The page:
There is a great debate currently in the United States surrounding the issue of the rights of workers in both the public and private sectors to organize into unions and collectively bargain a contract. A number of states have proposed or enacted laws restricting the organizing and bargaining rights of public employees. Laws to restrict the rights of private sector workers are being proposed at the federal level.
Economics, American history, government, global studies and English teachers can have students explore the issue of worker rights as human rights in the United States and abroad through research projects, debates, simulations and other strategies. Topics can focus in the right to organize and bargain collectively, workplace health and safety, child labor, international trade and sweatshops among others.
Students should understand that private sector workers are covered by the National Labor Relations Act while state and local employees are covered by state statutes where they exist. Federal workers are covered by various laws and regulations.
Missing from the current national debate is the issue of whether the rights of workers are considered human rights as articulated in a number of universally accepted documents.
Under international labor law, the right to collectively bargain is considered a fundamental human right. Legislation or executive action to eliminate collective bargaining rights is, it is argued, a violation of international law.
There are a number of excellent resources for teachers and students on the topic.
The Global State of Workers’ Rights: Free Labor in a Hostile World
Recently, Freedom House released The Global State of Workers’ Rights: Free Labor in a Hostile World, an assessment of trade union and worker freedoms in 165 countries. Click Here to Read More
Democracy Web: Comparative Studies in Freedom.
This comprehensive study by the Albert Shanker Institute examines the concept of *Freedom of Association *noting that “Of all the aspects of freedom of association, it is trade union rights that have contributed most profoundly to the expansion of liberty and equality in the world.” Read More
The AFL-CIO Teach-in Toolkit: Workers Rights Are Human Rights is a handbook for faculty and students who support workers’ rights. It provides a variety of suggestions including a comprehensive resource guide.
Human Rights, Labor Rights and International Trade edited by Lance A. Compa and Stephen A. Diamond (University of Pennsylvania Press) includes a number of essays from scholars including a historical perspective, labor rights and trade and litigation issues. Read a preview.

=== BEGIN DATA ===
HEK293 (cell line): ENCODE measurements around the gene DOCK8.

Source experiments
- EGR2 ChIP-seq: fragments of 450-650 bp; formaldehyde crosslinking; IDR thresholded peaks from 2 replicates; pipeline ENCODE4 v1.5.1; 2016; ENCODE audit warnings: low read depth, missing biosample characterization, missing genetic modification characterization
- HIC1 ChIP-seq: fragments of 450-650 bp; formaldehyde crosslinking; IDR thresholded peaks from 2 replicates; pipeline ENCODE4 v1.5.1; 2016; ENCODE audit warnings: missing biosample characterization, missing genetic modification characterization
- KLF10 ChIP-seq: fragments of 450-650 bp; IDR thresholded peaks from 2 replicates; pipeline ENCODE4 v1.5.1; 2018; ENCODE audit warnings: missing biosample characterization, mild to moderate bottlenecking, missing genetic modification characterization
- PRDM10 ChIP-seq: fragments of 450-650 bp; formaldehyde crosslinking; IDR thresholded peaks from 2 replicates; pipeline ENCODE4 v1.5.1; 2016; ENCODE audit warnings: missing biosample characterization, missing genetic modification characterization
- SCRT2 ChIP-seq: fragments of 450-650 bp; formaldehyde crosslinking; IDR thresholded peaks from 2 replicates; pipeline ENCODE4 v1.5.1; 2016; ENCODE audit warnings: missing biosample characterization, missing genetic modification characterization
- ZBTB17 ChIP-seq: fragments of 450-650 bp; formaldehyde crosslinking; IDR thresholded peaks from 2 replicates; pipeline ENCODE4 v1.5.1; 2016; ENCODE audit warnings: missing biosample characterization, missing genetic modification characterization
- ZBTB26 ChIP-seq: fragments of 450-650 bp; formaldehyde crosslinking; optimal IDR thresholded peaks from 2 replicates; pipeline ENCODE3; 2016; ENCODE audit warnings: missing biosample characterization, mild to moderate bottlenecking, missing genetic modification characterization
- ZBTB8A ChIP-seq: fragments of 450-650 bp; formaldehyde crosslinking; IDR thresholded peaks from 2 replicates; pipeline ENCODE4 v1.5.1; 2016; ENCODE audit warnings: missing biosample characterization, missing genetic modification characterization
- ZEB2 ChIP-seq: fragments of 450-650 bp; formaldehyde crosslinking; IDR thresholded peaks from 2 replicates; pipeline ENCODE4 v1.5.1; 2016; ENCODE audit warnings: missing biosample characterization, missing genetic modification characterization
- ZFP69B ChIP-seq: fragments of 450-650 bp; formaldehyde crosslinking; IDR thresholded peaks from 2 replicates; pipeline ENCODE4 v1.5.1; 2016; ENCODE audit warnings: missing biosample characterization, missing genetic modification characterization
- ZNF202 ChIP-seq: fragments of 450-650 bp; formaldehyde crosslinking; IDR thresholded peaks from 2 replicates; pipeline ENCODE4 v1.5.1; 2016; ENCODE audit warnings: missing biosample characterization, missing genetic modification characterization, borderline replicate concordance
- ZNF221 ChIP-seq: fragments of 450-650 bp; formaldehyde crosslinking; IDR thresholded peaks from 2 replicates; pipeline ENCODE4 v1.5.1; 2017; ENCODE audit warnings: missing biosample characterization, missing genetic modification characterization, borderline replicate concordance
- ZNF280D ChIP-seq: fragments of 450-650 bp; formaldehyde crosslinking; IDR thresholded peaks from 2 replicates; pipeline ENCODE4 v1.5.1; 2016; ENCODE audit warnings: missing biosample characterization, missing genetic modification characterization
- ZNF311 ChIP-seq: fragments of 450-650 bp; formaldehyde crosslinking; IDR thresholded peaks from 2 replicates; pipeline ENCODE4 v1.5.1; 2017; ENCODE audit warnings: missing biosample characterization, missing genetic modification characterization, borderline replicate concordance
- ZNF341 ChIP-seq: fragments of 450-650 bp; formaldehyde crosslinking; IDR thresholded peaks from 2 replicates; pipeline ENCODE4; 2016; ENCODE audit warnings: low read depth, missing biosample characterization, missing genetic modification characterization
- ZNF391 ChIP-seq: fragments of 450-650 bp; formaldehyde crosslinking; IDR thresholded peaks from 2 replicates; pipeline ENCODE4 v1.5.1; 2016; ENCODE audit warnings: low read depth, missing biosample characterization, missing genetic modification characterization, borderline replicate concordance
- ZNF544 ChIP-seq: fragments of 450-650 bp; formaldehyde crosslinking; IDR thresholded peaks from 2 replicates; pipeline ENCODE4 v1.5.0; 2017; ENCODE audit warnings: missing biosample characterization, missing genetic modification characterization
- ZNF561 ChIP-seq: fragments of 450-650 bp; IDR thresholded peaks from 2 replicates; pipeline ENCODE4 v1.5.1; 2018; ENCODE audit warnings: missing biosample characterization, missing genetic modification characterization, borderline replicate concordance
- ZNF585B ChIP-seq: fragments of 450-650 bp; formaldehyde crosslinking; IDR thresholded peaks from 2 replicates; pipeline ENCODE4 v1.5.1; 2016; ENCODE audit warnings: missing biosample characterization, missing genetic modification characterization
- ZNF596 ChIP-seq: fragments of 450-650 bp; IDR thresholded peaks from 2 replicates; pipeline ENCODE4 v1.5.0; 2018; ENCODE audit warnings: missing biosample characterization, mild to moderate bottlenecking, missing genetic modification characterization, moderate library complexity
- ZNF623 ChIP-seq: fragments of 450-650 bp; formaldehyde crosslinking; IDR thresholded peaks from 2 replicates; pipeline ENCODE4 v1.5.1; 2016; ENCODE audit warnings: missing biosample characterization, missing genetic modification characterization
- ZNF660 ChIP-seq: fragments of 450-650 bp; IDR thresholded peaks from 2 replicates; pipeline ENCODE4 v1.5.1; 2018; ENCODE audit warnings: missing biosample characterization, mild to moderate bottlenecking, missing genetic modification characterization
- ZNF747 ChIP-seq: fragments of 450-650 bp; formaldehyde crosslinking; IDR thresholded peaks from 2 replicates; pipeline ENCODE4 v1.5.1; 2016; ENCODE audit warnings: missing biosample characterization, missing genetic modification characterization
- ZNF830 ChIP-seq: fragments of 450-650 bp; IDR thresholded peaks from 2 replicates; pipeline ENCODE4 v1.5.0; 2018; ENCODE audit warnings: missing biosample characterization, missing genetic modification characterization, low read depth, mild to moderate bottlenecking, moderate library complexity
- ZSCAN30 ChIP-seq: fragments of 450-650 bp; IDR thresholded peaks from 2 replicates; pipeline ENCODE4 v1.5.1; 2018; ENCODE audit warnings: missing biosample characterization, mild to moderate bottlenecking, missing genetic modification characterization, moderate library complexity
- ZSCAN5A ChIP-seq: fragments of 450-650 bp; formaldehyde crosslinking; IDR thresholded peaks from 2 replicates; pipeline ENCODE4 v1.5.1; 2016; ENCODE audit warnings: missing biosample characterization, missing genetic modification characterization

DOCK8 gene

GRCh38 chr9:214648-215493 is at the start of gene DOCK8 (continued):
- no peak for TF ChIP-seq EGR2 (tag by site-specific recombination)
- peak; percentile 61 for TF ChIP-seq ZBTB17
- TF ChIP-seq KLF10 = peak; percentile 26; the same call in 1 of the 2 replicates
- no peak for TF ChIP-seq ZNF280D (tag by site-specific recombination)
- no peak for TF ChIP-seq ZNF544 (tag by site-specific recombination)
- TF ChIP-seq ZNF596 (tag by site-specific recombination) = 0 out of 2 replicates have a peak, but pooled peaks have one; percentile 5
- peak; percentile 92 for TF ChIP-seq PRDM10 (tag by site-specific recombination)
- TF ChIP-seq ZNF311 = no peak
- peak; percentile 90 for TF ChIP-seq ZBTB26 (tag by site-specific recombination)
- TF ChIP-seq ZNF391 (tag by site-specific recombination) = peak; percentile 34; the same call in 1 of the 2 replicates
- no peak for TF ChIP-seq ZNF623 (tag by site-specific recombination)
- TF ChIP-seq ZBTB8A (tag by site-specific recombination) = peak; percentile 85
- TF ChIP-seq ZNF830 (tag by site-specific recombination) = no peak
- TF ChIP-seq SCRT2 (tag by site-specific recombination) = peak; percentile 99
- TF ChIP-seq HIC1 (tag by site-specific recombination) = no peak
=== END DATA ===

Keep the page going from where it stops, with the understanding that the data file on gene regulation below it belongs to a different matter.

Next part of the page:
Human Rights in Labor and Employment Relations: International and Domestic Perspectives edited by James A. Gross and Lance Compa (Cornell University Press) covers a range of topics including worker health and safety, child labor, worker freedom of association, migrant and forced labor, the human rights obligations of employers, workplace discrimination, and workers with disabilities.
The most recent and comprehensive book is A Shameful Business: The Case for Human Rights in the American Workplace by Cornell Professor Gross. He sites a number of international documents such as the Universal Declaration of Human Rights, the UN International Covenant on Civil and Political Rights, the International Covenant on Economic, Social and Political Rights and, most specifically, International Labor Organization’s (ILO) Conventions, Nos. 87 (Freedom of Association and Protection of the Right to Organise) and 98 (Right to Organise and Collective Bargaining).
Gross examines the American economic philosophy that places property rights over worker rights and freedom of association rights and how American management controls the workplace. He also explores the issue of human and worker rights as they relate to workplace safety and health. His final chapter is a call to arms to place worker rights as human rights in the forefront of American policy.
Are Worker Rights Human Rights by Richard P McIntyre asserts that, in a global economy, workers must assert their collective rights in order to win human rights as individuals.
Employment Rights are Human Rights from American University’s International Human Rights Law Clinic tells the story of undocumented workers and the denial of their employment rights due to immigration status.